re: ” Significant amounts of highway user revenue across the U.S. is diverted to non-highway uses by government, especially in tough budget years.”

    I’d have to see a credible site for that. Right now the Fed Transportation revenues are 1/2 general revenues .. because the fed gas tax is having the same problem that state gas taxes are having…

    and I’m pretty sure Va does not permit gas taxes to be used for anything else but transportation.

    the more you raise the gas tax – the less revenues you collect because people react by getting more fuel efficient cars.

    Right now in Va – just 15% of our transportation revenues come from the fuel tax. We actually get MORE from the 1/2% sales tax than the fuel tax.

    If the Conservatives in Congress get their way – they will stop all general revenue funding of transportation and if they succeed, you’ll see significant impacts not only to new highway construction – but transit and bike trails, etc.

    1. Roadster Avatar

      But one example:

      List of recent Virginia Transportation Enhancement Grants: Note the number of recreation trails, pavilions, battlefields, etc.

      Eligible Activities:

      Transportation enhancement activity.–The term “transportation enhancement activity” means, with respect to any project or the area to be served by the project, any of the following activities as the activities relate to surface transportation:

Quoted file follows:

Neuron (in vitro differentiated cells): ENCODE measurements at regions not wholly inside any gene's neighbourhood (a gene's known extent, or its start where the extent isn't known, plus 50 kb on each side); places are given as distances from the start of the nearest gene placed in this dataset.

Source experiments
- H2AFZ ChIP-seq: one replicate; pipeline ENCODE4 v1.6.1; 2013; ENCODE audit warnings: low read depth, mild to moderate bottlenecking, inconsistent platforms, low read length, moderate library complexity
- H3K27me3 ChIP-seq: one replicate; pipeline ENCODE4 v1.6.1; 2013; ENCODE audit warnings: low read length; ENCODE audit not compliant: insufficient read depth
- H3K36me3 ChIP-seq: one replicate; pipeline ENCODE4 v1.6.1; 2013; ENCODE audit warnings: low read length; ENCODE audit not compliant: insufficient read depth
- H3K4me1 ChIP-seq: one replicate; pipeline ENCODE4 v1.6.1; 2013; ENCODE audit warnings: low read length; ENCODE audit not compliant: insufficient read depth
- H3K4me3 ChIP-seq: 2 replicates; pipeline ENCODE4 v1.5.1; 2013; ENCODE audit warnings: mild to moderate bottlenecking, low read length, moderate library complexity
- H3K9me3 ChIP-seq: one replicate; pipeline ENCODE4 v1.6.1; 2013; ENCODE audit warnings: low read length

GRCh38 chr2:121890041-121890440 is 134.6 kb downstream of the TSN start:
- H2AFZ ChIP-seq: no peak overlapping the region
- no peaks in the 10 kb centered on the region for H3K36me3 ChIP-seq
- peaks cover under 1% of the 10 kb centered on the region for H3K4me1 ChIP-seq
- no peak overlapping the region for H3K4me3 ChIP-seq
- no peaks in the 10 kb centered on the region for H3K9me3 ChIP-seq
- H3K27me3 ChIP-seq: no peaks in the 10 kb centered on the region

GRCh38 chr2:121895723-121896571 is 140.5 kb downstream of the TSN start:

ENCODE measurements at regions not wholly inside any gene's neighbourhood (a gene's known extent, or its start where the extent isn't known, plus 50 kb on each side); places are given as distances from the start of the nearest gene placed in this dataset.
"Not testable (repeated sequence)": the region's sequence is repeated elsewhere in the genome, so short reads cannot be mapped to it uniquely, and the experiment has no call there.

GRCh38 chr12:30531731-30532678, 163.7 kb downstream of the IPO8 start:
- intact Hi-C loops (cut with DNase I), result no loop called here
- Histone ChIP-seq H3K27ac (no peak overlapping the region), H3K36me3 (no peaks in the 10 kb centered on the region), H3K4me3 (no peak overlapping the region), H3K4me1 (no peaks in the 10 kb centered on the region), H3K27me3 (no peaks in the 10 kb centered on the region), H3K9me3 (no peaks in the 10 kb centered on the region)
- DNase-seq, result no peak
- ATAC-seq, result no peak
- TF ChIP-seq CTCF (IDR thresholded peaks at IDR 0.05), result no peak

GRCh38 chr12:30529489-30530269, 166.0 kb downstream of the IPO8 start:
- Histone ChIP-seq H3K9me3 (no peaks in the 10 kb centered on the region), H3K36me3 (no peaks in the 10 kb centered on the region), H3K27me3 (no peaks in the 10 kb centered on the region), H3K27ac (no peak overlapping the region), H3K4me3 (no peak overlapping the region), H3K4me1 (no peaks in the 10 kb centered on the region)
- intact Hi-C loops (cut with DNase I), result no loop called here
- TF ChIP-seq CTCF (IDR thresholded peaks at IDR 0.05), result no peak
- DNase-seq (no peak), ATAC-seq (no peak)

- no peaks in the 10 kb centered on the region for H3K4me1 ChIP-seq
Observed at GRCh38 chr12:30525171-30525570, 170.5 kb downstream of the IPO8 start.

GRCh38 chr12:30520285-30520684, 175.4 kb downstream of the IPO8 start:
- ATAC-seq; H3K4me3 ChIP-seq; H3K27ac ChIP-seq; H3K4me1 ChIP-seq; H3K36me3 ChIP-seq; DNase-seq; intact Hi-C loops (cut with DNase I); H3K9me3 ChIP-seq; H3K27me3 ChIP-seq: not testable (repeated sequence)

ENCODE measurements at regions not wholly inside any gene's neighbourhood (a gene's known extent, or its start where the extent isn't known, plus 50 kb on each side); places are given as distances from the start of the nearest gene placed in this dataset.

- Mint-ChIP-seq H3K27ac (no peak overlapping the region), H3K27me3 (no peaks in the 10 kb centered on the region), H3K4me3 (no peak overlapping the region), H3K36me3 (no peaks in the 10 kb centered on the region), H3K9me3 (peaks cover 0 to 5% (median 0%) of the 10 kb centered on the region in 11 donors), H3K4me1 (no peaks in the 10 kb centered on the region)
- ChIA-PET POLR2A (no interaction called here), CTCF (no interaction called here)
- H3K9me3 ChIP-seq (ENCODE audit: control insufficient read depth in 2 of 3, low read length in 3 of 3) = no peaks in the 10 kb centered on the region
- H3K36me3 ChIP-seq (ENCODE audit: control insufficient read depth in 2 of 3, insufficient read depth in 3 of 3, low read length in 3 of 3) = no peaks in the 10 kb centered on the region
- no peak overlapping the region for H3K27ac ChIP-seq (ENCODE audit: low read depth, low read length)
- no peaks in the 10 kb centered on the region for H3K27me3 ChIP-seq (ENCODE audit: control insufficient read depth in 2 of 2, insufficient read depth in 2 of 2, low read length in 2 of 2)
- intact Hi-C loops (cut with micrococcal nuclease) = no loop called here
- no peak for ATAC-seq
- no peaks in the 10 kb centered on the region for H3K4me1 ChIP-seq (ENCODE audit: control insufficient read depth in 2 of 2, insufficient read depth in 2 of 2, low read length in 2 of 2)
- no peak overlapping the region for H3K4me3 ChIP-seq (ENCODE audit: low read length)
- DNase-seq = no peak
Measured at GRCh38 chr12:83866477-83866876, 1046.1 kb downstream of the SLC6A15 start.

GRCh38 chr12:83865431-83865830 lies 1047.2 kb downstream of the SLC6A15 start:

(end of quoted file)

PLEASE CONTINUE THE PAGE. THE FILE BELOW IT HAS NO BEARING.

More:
1. Provision of facilities for pedestrians and bicycles.
      2. Provision of safety and educational activities for pedestrians and bicyclists.
      3. Acquisition of scenic easements and scenic or historic sites (including historic battlefields).
      4. Scenic or historic highway programs (including the provision of tourist and welcome center facilities).
      5. Landscaping and other scenic beautification.
      6. Historic preservation.
      7. Rehabilitation and operation of historic transportation buildings, structures, or facilities (including historic railroad facilities and canals).
      8. Preservation of abandoned railway corridors (including the conversion and use of the corridors for pedestrian or bicycle trails).
      9. Inventory, control, and removal of outdoor advertising.
      10. Archaeological planning and research.
      11. Environmental mitigation–
      i. to address water pollution due to highway runoff; or,
      ii. reduce vehicle-caused wildlife mortality while maintaining habitat connectivity.
      12. Establishment of transportation museums.

      Many of these are nebulous enough to fund pet projects that have very little to do with the moving of people, services, or goods from one point to another.

      1. This gets back to Marohn’s point (which I emphasized in earlier post) that transportation funding creates a “slush fund” that can be used for a wide variety of things only tangentially related to roads and highways. Transportation museums? Good grief!

      2. larryg Avatar